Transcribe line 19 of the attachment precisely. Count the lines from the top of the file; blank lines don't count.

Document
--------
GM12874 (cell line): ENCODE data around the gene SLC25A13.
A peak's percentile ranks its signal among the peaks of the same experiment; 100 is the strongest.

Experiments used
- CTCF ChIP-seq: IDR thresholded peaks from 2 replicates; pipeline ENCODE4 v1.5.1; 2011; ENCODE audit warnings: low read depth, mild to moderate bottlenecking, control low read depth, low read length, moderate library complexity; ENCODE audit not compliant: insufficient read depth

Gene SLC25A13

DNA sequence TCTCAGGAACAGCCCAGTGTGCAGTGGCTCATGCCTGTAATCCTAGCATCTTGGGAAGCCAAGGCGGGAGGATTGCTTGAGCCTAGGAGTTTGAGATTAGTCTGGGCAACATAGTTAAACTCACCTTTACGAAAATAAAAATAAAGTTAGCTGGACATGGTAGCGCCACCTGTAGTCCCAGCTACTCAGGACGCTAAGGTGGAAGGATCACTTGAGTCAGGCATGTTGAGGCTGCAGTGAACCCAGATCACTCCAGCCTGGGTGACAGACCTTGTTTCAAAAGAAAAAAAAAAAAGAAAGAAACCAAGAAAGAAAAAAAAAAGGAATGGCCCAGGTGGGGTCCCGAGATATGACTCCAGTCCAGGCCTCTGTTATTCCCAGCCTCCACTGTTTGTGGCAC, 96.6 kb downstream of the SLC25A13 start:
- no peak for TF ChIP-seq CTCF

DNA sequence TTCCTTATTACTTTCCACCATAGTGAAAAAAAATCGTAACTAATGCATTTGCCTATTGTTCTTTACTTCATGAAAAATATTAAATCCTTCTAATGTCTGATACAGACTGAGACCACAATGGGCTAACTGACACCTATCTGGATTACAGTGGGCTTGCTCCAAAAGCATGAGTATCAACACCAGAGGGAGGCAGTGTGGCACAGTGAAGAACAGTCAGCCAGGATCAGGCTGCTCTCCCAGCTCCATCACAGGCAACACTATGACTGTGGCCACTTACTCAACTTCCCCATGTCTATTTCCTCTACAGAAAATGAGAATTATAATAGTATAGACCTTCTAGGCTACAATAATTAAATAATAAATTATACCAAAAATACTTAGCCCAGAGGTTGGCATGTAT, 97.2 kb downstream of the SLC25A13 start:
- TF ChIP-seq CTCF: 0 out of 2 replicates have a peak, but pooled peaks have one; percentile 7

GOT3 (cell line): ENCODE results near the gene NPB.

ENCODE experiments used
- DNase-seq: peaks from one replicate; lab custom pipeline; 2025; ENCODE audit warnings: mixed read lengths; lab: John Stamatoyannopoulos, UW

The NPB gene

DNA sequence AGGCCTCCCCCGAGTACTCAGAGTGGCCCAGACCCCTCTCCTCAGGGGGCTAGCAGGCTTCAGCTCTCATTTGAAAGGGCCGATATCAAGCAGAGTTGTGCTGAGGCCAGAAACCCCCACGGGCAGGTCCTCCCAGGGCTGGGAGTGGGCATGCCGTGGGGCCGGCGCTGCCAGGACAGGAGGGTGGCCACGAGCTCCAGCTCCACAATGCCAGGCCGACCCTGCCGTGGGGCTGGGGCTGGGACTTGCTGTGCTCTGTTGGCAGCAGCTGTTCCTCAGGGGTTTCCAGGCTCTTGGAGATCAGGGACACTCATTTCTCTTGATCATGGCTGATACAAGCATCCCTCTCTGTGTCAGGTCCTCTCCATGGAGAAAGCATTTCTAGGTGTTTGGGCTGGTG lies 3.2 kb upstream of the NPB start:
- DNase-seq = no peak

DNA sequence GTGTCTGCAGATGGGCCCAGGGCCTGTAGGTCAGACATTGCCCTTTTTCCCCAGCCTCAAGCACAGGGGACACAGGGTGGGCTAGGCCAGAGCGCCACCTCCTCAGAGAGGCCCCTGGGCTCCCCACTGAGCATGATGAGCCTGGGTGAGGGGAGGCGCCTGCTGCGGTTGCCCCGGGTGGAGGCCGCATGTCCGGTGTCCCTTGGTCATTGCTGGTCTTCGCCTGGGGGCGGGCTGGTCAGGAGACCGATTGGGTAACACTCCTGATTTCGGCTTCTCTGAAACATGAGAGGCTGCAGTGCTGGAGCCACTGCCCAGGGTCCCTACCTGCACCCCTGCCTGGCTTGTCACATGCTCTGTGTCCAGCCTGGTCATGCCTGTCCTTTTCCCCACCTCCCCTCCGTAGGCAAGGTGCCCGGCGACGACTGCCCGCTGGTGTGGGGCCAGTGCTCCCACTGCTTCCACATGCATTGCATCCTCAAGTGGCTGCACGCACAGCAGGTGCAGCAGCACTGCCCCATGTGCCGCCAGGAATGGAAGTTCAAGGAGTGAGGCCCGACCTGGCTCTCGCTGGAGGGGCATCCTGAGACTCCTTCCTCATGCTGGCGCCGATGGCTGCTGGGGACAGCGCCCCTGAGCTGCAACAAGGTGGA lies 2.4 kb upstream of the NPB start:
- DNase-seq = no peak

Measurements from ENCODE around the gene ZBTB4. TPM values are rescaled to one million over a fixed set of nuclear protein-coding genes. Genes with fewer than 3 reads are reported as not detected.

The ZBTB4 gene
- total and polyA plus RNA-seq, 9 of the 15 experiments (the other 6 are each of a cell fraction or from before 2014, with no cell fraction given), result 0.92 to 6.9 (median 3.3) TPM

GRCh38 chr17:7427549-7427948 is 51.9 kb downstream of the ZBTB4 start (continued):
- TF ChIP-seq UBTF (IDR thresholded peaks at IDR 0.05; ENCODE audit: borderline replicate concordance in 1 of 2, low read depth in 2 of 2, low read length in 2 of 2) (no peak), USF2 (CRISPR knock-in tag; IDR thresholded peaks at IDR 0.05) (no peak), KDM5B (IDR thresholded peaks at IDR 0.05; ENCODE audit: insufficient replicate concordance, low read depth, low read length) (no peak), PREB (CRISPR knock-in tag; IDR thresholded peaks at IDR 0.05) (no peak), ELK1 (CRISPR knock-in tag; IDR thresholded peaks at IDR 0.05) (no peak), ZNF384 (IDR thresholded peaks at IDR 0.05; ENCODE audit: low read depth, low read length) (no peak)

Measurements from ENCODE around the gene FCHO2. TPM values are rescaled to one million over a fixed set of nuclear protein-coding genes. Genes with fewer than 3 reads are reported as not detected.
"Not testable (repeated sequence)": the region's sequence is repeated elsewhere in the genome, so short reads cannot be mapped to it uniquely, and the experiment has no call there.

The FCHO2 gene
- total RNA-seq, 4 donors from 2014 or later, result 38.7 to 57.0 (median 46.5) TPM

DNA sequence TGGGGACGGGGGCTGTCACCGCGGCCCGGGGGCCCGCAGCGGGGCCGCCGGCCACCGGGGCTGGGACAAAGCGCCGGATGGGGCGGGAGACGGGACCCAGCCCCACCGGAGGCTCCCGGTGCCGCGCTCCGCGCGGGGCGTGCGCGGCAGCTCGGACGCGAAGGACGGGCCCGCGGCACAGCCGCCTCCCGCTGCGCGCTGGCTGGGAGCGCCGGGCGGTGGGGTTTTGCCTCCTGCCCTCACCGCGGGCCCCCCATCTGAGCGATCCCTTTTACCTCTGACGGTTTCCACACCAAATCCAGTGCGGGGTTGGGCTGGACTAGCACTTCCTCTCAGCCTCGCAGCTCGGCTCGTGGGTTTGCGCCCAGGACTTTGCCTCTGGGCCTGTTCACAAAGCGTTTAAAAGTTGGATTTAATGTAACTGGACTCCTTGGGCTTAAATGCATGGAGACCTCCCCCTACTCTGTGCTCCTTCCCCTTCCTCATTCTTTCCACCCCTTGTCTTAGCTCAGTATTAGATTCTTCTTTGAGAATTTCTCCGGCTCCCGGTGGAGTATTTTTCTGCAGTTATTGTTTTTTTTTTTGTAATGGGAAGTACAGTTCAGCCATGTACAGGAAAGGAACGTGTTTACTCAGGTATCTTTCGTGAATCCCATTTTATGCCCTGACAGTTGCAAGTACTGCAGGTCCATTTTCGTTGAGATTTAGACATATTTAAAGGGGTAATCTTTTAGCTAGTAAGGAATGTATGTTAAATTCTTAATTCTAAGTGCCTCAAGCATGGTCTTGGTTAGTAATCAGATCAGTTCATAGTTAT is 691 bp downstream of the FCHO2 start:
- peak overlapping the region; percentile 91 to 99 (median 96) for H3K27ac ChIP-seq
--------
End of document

The ZBTB4 gene